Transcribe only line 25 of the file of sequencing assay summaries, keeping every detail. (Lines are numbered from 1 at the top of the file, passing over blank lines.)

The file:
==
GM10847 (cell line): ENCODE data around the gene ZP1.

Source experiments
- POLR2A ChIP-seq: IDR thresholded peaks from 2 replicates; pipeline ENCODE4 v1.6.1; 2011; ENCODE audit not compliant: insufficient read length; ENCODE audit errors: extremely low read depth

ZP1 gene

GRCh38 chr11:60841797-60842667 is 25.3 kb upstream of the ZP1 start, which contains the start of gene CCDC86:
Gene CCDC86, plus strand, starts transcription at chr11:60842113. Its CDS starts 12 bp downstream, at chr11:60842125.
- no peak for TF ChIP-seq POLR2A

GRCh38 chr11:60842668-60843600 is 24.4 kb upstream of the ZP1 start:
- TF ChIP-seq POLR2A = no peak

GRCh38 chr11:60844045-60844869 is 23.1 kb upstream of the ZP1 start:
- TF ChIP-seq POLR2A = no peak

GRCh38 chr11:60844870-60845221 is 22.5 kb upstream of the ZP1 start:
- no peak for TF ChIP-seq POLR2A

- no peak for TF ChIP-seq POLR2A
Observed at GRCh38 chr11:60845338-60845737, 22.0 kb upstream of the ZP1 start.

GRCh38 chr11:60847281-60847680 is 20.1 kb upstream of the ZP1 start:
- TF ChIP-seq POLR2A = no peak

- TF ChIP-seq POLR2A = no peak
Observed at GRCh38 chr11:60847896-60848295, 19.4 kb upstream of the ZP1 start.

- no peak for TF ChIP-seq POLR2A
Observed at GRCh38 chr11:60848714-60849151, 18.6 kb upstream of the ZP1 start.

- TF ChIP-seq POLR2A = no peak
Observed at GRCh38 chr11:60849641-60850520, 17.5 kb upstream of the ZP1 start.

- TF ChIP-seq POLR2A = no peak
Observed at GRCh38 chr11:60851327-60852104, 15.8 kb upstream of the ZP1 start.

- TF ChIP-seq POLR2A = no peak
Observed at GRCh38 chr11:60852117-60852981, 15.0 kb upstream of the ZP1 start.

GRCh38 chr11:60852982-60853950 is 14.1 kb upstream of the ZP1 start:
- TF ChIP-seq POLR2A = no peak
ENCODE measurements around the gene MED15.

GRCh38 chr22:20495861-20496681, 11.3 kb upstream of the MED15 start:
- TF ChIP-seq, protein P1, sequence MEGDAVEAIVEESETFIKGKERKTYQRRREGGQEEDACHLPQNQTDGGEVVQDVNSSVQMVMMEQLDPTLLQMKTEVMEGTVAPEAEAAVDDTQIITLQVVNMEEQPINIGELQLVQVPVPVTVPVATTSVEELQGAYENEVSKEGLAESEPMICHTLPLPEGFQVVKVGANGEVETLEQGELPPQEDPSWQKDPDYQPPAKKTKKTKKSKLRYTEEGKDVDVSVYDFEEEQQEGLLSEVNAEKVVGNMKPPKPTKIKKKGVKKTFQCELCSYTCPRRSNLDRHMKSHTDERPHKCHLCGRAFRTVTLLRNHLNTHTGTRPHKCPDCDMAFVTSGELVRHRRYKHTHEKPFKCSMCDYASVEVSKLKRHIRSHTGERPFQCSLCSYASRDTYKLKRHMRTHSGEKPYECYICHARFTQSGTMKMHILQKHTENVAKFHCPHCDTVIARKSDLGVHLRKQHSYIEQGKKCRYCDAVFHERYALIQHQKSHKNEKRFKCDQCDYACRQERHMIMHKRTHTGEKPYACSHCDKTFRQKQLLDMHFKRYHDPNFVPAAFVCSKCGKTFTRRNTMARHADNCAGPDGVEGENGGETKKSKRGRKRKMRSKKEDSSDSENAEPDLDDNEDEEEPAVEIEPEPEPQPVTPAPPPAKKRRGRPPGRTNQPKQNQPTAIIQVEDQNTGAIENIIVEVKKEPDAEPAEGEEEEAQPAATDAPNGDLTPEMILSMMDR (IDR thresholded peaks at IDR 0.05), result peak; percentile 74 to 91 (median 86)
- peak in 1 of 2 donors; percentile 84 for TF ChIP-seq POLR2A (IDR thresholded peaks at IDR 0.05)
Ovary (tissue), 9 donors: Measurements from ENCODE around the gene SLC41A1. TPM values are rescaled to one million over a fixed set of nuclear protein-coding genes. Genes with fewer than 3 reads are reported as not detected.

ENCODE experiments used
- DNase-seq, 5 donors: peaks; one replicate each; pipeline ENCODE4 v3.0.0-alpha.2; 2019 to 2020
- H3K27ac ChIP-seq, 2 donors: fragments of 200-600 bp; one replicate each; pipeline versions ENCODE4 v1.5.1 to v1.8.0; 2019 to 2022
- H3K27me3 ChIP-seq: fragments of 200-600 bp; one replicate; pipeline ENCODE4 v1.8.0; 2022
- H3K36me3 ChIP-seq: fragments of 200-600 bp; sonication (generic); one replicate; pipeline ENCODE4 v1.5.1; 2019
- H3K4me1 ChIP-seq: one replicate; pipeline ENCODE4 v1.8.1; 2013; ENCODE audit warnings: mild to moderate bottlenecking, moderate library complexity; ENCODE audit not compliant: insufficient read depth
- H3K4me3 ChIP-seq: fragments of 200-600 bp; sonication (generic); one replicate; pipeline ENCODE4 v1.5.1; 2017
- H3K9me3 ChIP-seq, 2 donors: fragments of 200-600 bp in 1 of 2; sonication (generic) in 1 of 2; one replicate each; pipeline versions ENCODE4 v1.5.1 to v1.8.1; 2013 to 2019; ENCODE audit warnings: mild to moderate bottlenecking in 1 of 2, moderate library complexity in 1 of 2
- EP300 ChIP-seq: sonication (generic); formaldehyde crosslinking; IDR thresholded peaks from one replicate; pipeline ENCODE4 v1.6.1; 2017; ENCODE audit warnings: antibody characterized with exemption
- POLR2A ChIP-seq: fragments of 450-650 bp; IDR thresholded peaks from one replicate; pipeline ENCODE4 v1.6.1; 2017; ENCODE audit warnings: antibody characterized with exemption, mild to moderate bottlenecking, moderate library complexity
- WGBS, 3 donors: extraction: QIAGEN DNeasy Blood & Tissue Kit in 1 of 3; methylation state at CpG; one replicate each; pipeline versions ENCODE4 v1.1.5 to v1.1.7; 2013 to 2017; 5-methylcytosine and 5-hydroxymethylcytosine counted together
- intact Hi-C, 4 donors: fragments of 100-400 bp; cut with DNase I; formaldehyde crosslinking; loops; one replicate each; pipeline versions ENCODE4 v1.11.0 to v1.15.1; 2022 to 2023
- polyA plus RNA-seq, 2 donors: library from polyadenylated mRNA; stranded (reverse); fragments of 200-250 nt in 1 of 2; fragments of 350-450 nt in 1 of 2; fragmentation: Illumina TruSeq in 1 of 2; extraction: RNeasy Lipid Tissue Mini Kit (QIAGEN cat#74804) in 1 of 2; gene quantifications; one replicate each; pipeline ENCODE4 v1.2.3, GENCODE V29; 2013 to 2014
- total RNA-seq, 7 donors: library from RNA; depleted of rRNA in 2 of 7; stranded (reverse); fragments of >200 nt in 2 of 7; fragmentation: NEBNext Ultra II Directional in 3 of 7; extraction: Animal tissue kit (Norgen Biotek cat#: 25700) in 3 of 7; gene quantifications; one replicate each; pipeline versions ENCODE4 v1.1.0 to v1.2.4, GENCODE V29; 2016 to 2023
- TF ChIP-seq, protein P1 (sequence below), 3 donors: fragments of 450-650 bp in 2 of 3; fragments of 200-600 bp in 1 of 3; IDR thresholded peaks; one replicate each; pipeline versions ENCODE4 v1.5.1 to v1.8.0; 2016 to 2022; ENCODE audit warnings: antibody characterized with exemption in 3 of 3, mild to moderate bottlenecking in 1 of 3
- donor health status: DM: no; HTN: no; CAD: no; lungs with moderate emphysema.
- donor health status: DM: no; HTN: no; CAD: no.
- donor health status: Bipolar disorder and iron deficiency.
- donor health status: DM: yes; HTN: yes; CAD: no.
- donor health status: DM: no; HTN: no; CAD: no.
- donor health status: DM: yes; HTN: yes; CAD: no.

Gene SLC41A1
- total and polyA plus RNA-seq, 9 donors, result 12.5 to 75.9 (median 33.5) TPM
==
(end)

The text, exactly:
Observed at GRCh38 chr11:60851327-60852104, 15.8 kb upstream of the ZP1 start.